Is Einstein’s theory of gravity still relevant — we put it to its toughest test yet

For more than 100 years, Albert Einstein’s general theory of relativity has been our best description of how the force of gravity acts throughout the Universe.

General relativity is not only very accurate but ask any astrophysicist about the theory and they’ll probably also describe it as “beautiful”. But it has a dark side too: a fundamental conflict with our other great physical theory, quantum mechanics.

General relativity works extremely well at large scales in the Universe, but quantum mechanics rules the microscopic realm of atoms and fundamental particles. To resolve this conflict, we need to see general relativity pushed to its limits: extremely intense gravitational forces at work on small scales.

We studied a pair of stars called the Double Pulsar which provide just such a situation. After 16 years of observations, we have found no cracks in Einstein’s theory.

Pulsars: nature’s gravity labs

In 2003, astronomers at CSIRO’s Parkes radio telescope, Murriyang, in New South Wales discovered a double pulsar system 2,400 light years away that offers a perfect opportunity to study general relativity under extreme conditions.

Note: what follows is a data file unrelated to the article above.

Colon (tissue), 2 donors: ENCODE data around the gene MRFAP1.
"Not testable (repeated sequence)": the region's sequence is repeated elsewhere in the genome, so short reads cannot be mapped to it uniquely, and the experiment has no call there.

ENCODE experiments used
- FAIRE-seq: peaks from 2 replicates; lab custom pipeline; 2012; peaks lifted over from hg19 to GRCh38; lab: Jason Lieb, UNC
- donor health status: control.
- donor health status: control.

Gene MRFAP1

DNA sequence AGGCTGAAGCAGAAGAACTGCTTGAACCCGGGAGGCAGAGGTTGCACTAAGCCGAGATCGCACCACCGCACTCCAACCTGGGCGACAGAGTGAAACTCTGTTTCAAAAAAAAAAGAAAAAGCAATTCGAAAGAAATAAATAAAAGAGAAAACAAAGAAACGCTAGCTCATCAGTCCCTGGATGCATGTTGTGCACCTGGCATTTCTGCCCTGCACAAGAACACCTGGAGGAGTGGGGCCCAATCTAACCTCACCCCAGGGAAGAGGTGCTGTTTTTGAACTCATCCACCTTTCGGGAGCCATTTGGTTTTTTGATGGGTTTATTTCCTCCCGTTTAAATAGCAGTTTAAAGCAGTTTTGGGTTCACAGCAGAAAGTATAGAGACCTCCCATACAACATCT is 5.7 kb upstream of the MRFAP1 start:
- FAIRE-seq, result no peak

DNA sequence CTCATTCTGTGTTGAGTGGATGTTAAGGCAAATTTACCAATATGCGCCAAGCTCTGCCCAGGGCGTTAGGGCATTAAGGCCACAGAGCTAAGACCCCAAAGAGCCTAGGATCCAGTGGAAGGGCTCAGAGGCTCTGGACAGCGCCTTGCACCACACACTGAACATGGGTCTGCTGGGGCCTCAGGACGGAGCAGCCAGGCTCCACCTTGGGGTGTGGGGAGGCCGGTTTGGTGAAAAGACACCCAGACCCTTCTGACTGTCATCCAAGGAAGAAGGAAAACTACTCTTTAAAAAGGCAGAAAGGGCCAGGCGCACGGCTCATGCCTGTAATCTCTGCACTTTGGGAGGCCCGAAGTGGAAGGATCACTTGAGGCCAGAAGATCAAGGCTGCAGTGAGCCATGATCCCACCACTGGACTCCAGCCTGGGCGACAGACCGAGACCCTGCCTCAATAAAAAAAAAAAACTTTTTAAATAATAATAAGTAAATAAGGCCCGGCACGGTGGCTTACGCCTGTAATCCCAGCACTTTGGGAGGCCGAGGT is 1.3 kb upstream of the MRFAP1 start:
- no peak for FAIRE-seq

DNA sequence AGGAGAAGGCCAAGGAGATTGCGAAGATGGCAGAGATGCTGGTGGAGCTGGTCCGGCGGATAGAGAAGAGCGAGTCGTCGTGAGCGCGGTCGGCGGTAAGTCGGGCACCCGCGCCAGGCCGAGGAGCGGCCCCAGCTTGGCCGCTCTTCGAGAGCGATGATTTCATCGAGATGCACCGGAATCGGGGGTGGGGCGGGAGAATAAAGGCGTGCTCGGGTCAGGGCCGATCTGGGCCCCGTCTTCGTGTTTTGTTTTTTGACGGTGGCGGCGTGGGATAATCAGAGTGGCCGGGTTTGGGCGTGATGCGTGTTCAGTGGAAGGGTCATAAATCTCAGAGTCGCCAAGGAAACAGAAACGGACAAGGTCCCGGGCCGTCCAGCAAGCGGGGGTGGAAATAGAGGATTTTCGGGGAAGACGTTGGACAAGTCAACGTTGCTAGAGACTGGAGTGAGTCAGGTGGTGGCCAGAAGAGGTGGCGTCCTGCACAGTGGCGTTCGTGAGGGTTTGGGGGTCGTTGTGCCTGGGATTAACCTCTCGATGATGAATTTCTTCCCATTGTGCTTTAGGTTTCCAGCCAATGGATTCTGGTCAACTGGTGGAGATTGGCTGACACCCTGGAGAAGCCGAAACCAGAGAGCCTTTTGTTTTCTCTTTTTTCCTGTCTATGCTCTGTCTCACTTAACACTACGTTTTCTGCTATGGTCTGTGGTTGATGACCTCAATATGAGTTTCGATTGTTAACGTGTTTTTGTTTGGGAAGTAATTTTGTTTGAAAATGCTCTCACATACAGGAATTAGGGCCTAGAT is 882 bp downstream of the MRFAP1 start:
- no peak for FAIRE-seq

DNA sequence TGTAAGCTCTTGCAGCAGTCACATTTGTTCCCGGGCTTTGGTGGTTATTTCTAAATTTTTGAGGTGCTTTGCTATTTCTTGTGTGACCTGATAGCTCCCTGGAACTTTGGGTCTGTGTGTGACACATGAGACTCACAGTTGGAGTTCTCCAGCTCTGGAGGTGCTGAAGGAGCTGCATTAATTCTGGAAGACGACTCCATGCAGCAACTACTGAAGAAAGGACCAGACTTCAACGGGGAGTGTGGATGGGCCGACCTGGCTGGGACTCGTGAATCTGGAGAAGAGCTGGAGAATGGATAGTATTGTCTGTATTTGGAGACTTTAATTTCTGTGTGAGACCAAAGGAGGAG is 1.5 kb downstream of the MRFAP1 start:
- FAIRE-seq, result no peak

To understand what makes this system so special, imagine a star 500,000 times as heavy as Earth, yet only 20 kilometers across. This ultra-dense “neutron star” spins 50 times a second, blasting out an intense beam of radio waves that our telescopes register as a faint blip every time it sweeps over Earth. There are more than 3,000 such “pulsars” in the Milky Way, but this one is unique because it whirls in an orbit around a similarly extreme companion star every 2.5 hours.

According to general relativity, the colossal accelerations in the Double Pulsar system strain the fabric of space-time, sending gravitational ripples away at the speed of light that slowly sap the system of orbital energy.

This slow loss of energy makes the stars’ orbit drift ever closer together. In 85 million years time, they are doomed to merge in a spectacular cosmic pile-up that will enrich the surroundings with a heady dose of precious metals.